2015 Archived Content


Kinase inhibitors have over a decade of success as targeted oncology therapies (both antibody and small molecule-based) and more recently as orally-available inhibitors for inflammation. Fueling activity in the small molecular kinase drug discovery arena are greater amounts of structural information available for many kinases and richer biological pathway knowledge gleaned from kinase inhibitors aborted in drug development, but re-deployed to probe biological pathway questions. CHI’s Kinase Inhibitor Discovery meeting convenes discovery biologists and chemists to discuss the newest strategies for kinase inhibitor design, to stay abreast of oncology, inflammation and CNS-related kinase inhibitors in the clinic and hear about kinases emerging from basic research whose medical relevance has been validated.

Final Agenda

Day 1 | Day 2 | Download Brochure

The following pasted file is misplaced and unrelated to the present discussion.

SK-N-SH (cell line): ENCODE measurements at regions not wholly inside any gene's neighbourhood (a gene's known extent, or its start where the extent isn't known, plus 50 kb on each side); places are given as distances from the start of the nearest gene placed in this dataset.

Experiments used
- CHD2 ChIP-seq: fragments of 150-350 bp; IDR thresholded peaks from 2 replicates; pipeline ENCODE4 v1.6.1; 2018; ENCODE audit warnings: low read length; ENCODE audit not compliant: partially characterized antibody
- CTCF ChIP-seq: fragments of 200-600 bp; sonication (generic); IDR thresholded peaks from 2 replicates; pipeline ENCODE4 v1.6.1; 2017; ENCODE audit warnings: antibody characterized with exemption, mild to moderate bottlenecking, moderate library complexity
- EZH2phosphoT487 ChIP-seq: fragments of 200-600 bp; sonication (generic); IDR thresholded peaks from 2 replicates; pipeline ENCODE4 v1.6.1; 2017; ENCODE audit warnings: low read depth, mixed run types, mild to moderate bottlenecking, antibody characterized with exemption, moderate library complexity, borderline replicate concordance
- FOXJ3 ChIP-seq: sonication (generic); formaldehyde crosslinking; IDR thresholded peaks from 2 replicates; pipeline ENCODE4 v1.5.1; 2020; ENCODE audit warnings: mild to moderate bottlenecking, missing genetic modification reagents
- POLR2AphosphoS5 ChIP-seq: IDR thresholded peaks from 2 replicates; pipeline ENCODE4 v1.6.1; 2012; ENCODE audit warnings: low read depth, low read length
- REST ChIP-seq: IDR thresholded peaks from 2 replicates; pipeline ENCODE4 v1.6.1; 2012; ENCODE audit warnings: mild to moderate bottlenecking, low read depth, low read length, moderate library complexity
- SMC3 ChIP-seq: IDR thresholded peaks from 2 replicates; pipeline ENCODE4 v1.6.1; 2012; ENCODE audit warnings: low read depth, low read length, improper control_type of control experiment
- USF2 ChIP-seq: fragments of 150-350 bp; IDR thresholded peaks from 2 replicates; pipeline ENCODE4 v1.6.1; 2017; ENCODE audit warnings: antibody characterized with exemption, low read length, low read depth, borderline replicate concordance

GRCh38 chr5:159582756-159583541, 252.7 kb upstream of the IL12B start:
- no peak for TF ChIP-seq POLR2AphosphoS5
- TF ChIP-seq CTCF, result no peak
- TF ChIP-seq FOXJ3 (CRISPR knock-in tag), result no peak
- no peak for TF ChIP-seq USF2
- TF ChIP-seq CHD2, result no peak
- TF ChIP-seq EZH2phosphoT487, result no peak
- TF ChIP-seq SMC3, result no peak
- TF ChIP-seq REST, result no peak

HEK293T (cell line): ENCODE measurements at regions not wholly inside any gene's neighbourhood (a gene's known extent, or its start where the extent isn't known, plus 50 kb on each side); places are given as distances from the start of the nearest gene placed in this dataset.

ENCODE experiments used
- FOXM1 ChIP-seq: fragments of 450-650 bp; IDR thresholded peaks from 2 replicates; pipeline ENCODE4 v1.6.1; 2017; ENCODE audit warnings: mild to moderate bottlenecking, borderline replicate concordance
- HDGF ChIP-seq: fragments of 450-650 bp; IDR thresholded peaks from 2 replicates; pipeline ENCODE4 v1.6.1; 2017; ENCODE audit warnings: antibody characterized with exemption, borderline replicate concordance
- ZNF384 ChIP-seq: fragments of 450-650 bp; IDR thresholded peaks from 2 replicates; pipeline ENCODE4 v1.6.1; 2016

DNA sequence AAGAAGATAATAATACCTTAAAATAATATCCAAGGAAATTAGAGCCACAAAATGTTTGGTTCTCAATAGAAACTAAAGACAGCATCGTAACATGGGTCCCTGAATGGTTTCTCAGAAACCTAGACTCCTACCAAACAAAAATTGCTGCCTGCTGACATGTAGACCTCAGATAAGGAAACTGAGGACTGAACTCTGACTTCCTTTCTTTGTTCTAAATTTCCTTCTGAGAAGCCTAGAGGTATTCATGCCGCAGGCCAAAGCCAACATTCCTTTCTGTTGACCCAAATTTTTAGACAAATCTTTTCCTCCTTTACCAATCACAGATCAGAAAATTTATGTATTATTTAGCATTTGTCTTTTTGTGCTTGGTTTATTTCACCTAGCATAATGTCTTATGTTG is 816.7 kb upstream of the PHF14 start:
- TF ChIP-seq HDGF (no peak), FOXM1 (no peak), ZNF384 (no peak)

Wednesday, September 23

11:30 am Registration

12:55 pm Plenary Keynote Program

2:40 Refreshment Break in the Exhibit Hall with Poster Viewing


3:25 Chairperson’s Opening Remarks

Suvit Thaisrivongs, Ph.D., Head, Immunoscience Chemistry, Pfizer Worldwide Medicinal Chemistry

3:35 ‘Back to Front’ Design of Potent and Selective DDR1/2 Inhibitors

Valerio Berdini, Ph.D., Associate Director, Computational Chemistry, Astex Pharmaceuticals

The DDR1 and DDR2 receptor tyrosine kinases are activated by extracellular collagen and have been implicated in a number of human diseases including cancer. We performed a fragment-based screen against DDR1 and identified fragments that bound either at the hinge or in the back pocket of the kinase. Modeling based on crystal structures of potent kinase inhibitorsfacilitated the “back-to-front” design of potent DDR1/2 inhibitors. Optimization led to low nanomolar, orally bioavailable inhibitors that were selective for DDR1 and DDR2.

4:05 Conformation-Specific Kinase Inhibitors

Scott Foster, Ph.D., Post-Doctoral Fellow, Laboratory of Shiva Malek, Discovery Oncology, Genentech